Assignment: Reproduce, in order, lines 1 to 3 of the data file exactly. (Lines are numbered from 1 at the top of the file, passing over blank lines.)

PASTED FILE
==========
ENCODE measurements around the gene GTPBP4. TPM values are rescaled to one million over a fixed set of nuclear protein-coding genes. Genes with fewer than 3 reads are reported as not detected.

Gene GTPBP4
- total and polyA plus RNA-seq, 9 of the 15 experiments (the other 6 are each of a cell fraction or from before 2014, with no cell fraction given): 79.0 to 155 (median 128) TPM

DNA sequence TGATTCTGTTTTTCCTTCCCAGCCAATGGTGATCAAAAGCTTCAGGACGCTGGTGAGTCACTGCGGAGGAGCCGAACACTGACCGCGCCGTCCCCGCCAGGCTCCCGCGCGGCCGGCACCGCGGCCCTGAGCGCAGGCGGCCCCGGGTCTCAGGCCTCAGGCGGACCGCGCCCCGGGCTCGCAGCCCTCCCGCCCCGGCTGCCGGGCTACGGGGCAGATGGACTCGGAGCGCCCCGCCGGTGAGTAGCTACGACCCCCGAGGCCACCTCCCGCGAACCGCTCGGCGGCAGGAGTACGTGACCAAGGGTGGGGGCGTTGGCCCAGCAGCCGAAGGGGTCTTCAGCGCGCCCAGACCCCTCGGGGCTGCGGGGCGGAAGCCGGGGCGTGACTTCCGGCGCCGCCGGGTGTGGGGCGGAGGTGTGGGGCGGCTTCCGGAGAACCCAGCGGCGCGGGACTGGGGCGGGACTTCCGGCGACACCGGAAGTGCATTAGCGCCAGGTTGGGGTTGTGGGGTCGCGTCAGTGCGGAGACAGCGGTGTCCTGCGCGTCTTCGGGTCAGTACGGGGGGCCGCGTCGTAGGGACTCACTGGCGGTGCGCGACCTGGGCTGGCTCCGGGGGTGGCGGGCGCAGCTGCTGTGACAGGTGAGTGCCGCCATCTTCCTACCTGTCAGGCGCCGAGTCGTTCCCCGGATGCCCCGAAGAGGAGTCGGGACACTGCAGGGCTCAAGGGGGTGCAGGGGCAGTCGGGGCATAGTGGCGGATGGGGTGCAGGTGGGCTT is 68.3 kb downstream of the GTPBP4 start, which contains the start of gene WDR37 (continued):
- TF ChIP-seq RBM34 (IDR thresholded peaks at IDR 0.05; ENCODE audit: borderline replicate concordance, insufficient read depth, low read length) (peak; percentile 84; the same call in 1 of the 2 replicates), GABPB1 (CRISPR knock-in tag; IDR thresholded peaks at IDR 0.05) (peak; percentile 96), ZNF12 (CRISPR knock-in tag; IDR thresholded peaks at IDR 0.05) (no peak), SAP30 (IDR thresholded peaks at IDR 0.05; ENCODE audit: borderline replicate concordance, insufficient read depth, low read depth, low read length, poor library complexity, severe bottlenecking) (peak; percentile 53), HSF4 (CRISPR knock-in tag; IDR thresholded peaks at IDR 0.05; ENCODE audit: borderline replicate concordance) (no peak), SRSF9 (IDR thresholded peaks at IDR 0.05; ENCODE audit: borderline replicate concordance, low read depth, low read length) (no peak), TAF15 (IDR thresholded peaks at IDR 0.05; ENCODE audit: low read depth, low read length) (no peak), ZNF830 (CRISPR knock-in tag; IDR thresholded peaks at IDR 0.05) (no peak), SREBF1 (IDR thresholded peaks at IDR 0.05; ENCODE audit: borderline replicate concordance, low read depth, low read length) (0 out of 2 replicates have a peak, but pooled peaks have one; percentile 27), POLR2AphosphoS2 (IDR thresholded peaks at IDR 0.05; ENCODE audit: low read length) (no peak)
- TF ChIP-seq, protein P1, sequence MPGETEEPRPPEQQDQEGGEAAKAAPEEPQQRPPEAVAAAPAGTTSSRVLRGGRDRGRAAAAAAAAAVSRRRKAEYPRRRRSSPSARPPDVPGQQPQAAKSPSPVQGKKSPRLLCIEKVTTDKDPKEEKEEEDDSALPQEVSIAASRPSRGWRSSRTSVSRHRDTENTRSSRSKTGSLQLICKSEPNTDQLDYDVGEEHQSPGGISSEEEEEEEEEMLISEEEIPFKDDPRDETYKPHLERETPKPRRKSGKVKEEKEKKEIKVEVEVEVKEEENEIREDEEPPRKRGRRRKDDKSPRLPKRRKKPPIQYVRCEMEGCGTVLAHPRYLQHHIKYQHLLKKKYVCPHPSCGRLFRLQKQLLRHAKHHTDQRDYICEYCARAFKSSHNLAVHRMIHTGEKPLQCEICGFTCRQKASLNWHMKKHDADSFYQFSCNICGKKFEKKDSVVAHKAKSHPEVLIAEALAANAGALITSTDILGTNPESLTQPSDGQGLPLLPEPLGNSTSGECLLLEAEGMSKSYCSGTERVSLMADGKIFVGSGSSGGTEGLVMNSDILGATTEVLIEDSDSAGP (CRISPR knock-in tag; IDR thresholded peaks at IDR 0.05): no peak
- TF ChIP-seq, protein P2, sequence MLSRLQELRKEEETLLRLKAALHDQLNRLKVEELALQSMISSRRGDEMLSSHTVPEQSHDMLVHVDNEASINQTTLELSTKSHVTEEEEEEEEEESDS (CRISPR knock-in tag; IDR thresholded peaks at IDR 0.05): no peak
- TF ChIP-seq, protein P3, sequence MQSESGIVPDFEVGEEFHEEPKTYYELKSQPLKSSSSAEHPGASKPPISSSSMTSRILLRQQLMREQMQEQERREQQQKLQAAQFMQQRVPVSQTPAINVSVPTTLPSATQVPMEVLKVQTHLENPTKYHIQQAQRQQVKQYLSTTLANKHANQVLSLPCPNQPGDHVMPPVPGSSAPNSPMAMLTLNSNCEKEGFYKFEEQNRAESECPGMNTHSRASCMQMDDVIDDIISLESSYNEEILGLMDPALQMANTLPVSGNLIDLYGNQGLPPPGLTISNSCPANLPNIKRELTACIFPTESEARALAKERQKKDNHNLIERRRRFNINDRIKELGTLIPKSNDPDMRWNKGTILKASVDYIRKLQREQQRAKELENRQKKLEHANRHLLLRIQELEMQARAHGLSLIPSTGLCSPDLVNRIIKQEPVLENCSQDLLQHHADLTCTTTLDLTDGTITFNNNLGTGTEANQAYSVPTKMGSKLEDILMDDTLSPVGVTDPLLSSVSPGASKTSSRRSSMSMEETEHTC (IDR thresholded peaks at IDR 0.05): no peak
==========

ENCODE measurements around the gene GTPBP4. TPM values are rescaled to one million over a fixed set of nuclear protein-coding genes. Genes with fewer than 3 reads are reported as not detected.

Gene GTPBP4
- total and polyA plus RNA-seq, 9 of the 15 experiments (the other 6 are each of a cell fraction or from before 2014, with no cell fraction given): 79.0 to 155 (median 128) TPM